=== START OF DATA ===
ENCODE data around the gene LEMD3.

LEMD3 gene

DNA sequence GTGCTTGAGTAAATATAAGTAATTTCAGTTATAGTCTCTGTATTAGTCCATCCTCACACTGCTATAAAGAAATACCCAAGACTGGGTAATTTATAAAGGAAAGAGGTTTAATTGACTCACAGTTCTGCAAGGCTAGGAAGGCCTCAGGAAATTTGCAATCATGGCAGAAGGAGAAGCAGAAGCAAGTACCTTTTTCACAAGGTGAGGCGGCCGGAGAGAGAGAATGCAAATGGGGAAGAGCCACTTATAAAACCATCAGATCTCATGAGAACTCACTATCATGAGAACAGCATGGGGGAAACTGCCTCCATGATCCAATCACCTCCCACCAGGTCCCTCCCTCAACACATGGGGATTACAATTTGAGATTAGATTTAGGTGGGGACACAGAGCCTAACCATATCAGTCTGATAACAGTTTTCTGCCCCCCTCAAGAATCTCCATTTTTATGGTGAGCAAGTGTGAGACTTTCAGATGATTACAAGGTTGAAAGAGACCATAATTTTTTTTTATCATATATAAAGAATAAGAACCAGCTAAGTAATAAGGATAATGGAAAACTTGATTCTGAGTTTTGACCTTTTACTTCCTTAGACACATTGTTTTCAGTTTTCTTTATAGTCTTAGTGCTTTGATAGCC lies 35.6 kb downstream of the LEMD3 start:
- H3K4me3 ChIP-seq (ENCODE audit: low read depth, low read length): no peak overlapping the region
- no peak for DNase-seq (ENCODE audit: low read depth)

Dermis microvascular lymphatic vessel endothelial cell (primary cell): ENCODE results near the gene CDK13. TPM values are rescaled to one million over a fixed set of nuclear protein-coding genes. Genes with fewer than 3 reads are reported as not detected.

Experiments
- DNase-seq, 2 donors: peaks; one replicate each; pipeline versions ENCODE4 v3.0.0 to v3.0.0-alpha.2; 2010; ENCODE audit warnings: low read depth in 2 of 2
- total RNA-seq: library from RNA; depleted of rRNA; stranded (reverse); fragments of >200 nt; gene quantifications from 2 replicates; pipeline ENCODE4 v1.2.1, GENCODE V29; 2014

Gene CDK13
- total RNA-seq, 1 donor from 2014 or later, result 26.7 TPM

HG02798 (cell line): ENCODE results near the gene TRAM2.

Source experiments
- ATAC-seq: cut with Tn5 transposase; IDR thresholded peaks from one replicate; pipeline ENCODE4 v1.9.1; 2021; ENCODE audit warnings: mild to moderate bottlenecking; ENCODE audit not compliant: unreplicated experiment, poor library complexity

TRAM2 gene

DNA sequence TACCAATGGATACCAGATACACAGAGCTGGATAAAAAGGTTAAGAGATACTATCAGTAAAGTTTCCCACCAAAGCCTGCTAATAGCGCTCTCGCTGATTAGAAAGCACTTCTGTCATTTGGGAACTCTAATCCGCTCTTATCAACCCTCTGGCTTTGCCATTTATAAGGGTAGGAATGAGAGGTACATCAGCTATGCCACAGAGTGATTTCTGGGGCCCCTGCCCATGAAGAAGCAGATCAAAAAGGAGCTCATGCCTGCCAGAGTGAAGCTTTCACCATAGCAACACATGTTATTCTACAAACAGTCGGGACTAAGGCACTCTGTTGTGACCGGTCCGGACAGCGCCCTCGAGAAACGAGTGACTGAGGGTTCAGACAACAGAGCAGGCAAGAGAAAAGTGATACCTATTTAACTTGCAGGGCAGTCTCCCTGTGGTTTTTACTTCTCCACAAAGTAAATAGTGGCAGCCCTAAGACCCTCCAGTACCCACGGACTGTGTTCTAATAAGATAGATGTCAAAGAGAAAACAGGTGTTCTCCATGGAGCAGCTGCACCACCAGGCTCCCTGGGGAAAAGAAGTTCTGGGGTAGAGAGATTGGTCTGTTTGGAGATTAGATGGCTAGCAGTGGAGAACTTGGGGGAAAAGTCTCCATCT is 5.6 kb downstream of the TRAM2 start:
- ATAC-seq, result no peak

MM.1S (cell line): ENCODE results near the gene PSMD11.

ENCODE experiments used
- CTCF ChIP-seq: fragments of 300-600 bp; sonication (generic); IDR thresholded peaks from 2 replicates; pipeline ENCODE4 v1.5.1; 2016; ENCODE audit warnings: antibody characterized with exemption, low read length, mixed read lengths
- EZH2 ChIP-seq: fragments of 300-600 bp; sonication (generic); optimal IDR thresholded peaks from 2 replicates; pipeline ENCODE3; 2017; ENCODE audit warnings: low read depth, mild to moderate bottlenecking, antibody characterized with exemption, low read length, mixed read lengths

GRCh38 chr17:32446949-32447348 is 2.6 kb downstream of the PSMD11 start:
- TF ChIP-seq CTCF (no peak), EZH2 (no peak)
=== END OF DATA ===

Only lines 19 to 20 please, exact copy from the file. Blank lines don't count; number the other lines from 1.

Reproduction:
ENCODE experiments used
- CTCF ChIP-seq: fragments of 300-600 bp; sonication (generic); IDR thresholded peaks from 2 replicates; pipeline ENCODE4 v1.5.1; 2016; ENCODE audit warnings: antibody characterized with exemption, low read length, mixed read lengths